Instead, they may have won just a five-day mandate to show that they can win a confidence vote in both houses of Italy’s parliament.
The leader of Italy’s Partito Democratico (PD, Democratic Party), Pier Luigi Bersani, will have the first formal opportunity to form a government after three days of talks between Italy’s president Giorgio Napolitano (pictured above, right) and the various party leaders, including former technocratic prime minister Mario Monti, who ran on a platform of extending his reform program; former prime minister Silvio Berlusconi, whose centrodestra (center-right) coalition nearly outpaced Bersani’s coalition; and Beppe Grillo, the leader of the Movimento 5 Stelle(the Five Star Movement), who himself did not run for a seat in the Italian parliament.
Napolitano, in a rare speech today, pleaded for a solution, arguing that institutional stability is just as important as financial stability.
Yesterday, Bersani called for a grand ‘governo di cambiamento,’ a government of change that would draw from all of the parties in the parliament. It’s not immediately clear, however, what exactly Bersani would do with such a government or that the announcement would significantly shake up the coalition talks.
Bersani will have until March 26 — Tuesday — to show that he can pull together a patchwork vote of confidence. Otherwise, Napolitano will conduct further talks with the party leaders in search of a Plan B.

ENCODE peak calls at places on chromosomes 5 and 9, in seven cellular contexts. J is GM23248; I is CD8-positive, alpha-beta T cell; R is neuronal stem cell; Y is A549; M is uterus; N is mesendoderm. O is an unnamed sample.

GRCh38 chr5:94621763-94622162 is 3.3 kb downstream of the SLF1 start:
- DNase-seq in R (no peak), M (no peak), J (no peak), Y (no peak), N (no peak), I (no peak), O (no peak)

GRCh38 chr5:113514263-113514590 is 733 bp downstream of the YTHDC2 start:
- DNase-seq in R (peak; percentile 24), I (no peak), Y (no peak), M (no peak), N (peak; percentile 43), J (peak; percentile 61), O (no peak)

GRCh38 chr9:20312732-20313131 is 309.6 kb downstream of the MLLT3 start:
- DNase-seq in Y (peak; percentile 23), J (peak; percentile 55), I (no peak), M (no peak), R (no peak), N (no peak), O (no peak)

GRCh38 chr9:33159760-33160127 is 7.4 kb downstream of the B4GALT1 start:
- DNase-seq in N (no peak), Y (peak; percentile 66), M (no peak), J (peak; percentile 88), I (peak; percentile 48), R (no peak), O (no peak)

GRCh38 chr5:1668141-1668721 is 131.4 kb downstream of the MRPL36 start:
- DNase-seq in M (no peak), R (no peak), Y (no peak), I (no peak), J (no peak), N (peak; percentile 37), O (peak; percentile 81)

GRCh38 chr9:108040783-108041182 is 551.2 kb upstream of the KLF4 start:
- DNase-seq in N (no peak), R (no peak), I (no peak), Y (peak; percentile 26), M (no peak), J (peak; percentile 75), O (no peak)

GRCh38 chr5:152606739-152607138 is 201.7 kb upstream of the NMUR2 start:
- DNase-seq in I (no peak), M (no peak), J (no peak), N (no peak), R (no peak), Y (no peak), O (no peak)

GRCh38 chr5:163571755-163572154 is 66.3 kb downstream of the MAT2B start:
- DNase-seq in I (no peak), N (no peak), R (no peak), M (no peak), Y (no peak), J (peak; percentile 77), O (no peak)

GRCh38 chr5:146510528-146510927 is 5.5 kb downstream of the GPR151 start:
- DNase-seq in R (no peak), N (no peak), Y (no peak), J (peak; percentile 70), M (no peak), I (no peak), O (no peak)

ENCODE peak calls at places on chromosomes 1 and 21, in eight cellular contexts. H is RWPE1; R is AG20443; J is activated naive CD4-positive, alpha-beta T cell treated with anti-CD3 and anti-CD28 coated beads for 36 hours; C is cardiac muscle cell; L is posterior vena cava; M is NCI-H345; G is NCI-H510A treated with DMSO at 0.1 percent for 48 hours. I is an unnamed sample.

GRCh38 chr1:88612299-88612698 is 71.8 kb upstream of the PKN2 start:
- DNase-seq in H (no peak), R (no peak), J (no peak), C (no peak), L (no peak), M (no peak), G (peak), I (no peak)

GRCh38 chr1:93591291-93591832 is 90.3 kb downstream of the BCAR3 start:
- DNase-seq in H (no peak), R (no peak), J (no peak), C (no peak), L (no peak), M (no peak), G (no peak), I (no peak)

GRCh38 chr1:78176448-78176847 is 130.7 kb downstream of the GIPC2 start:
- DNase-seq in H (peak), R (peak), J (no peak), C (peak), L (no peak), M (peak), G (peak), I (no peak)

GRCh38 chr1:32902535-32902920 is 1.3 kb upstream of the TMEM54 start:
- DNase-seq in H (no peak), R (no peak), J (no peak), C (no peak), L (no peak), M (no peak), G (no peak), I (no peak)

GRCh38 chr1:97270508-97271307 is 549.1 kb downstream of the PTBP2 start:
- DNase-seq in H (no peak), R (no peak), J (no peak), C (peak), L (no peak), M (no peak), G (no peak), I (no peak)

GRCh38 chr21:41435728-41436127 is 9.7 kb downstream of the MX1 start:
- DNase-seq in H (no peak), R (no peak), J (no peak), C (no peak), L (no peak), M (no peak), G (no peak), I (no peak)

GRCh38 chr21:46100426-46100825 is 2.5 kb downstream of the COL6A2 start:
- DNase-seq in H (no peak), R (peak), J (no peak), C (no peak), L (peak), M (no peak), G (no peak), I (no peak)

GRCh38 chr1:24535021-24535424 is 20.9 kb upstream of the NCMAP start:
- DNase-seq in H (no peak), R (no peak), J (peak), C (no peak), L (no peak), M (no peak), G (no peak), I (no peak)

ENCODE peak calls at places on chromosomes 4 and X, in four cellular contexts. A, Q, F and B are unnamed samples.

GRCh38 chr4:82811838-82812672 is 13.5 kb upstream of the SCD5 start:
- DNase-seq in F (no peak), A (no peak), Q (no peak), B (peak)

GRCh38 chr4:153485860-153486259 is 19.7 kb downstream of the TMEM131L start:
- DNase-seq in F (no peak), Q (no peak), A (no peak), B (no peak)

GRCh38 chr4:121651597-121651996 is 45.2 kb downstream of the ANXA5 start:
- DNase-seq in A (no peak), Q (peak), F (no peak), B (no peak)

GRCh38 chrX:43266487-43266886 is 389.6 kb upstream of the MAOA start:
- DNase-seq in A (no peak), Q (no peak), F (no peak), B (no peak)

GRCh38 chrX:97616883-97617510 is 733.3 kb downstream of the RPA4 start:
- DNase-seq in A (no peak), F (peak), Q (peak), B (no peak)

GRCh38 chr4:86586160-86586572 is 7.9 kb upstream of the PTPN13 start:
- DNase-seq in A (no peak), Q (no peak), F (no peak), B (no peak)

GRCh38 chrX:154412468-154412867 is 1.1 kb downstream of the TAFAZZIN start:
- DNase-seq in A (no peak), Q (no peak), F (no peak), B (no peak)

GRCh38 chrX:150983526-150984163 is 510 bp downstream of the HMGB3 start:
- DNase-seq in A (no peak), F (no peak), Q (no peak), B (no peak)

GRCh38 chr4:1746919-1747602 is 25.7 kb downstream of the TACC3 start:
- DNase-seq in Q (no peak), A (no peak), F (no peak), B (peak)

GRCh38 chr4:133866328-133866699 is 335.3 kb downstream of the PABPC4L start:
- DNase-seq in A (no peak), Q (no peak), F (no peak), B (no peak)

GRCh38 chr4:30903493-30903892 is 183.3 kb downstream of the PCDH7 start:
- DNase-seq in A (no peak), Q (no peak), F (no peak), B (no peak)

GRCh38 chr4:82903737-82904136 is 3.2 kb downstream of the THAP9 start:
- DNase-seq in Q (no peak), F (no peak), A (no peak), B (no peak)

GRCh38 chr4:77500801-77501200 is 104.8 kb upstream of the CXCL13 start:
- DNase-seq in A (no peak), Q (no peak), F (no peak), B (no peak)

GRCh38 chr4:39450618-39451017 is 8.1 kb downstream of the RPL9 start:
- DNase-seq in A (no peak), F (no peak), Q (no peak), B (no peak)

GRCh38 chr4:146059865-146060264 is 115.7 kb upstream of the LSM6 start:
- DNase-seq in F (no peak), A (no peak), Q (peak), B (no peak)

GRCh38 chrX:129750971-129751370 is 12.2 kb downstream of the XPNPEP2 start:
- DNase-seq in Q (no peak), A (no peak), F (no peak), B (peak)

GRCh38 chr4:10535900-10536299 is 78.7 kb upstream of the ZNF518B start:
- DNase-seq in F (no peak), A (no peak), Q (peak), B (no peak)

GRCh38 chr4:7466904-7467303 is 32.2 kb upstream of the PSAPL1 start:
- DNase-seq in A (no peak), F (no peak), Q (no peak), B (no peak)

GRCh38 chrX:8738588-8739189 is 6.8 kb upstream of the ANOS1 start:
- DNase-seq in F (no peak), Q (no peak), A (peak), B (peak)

In the February 2013 elections, the centrosinistra won an absolute majority of the seats in the 630-member Camera dei Deputati (House of Deputies) because under Italian election law, the winner, by whatever margin, of the nationwide vote automatically wins 54% of the seats. So Bersani commands a majority in the lower house, though he does so after winning a surprisingly narrow victory (29.54%) over Berlusconi’s centrodestra (29.18%) and Grillo’s Five Star Movement (25.55%):
The current crisis of governance in Italy springs from the fact that there’s no similar ‘national winner’s bonus’ for the upper house, the Senato, where the centrodestra actually won more seats than the centrosinistra. That’s because there’s a regional ‘bonus’ — the party with the most support in each of Italy’s 20 regions is guaranteed an absolute majority of the senatorial seats in that region. As Berlusconi’s coalition won so many of the contests in Italy’s largest regions (i.e., Piedmont, Sicily, Campania), however narrowly, he won the largest bloc in the Senato:
Snap elections (after the election of a new president).
Since then, we haven’t seen an incredible amount of action, because the parliament only sat for the first time last weekend, when it elected speakers to both the lower and upper houses. None of those are likely to happen in any meaningful sense, but there are small variations on each that could keep Italy’s government moving forward, if only for a short-term basis to implement a narrow set of reforms (e.g., a new election law) and to elect a new president — Napolitano’s term ends in May.